Home > Publications . Search All . Browse All . Country . Browse PSC Pubs . PSC Report Series

PSC In The News

RSS Feed icon

Hindustan Times points out high value of H-1B visas for US innovation, welfare, and tech firm profits

Novak, Geronimus, Martinez-Cardoso: Threat of deportation harmful to immigrants' health

Students from two worlds learn from one another in Morenoff's Inside-Out class

More News

Highlights

Heather Ann Thompson wins Pulitzer Prize for book on Attica uprising

Lam explores dimensions of the projected 4 billion increase in world population before 2100

ISR's Nick Prieur wins UMOR award for exceptional contribution to U-M's research mission

How effectively can these nations handle outside investments in health R&D?

More Highlights

Next Brown Bag

Mon, April 10, 2017, noon:
Elizabeth Bruch

Myron Gutmann photo

From Preserving the Past to Preserving the Future: The Data-PASS Project and the Challenges of Preserving Digital Social Science Data

Publication Abstract

Gutmann, Myron, Mark Abrahamson, Margaret O. Adams, Micah Altman, Caroline Arms, Kenneth) Bollen, Michael Carlson, Jonathan Crabtree, Darrell Donakowski, Gary King, Jared Lyle, Marc Maynard, Amy M. Pienta, Richard Rockwell, Lois Timms-Ferrara, and Copeland H. Young. 2009. "From Preserving the Past to Preserving the Future: The Data-PASS Project and the Challenges of Preserving Digital Social Science Data." Library Trends, 57(3): 315-337.

Social science data are an unusual part of the past, present, and future of digital preservation. They are both an unqualified success, due to long-lived and Sustainable archival organizations, and in need of further development because not all digital content is being preserved. This article is about the Data Preservation Alliance for the Social Sciences (Data-PASS), a project supported by the National Digital Information Infrastructure and Preservation Program (NDIIPP), which is a partnership of five major U.S. social science data archives. Broadly speaking, Data-PASS has the goal of ensuring that at-risk social science data are identified, acquired, and preserved, and that we have a future-oriented organization that Could collaborate on those preservation tasks for the future. Throughout the life of the Data-PASS project we have worked to identify digital materials that have never been systematically archived, and to appraise and acquire them. As the project has progressed, however, it has increasingly turned its attention from identifying and acquiring legacy and at-risk social science data to identifying ongoing and future research projects that will produce data. This article is about the project's history, with an emphasis of the issues that underlay the transition from looking backward to looking forward.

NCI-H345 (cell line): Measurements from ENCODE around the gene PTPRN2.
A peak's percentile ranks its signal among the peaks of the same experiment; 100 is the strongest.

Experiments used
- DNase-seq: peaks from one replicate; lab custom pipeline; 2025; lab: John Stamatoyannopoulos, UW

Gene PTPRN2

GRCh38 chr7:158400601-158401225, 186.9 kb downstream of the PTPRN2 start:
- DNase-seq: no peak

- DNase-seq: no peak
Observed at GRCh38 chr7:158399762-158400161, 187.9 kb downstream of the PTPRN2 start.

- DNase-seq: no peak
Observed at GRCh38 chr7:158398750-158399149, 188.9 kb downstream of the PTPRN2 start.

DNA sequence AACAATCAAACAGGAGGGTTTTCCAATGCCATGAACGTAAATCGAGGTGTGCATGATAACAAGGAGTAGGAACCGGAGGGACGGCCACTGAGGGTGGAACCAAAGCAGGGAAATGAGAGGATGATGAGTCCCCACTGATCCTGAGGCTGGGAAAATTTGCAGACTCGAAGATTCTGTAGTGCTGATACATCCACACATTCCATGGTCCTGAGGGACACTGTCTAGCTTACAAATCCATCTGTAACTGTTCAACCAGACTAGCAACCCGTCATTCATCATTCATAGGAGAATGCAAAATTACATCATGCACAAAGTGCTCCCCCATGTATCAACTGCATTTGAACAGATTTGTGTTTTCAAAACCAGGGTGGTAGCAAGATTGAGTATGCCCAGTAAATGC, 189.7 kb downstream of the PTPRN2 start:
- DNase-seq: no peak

Country of focus: United States of America.

Browse | Search : All Pubs | Next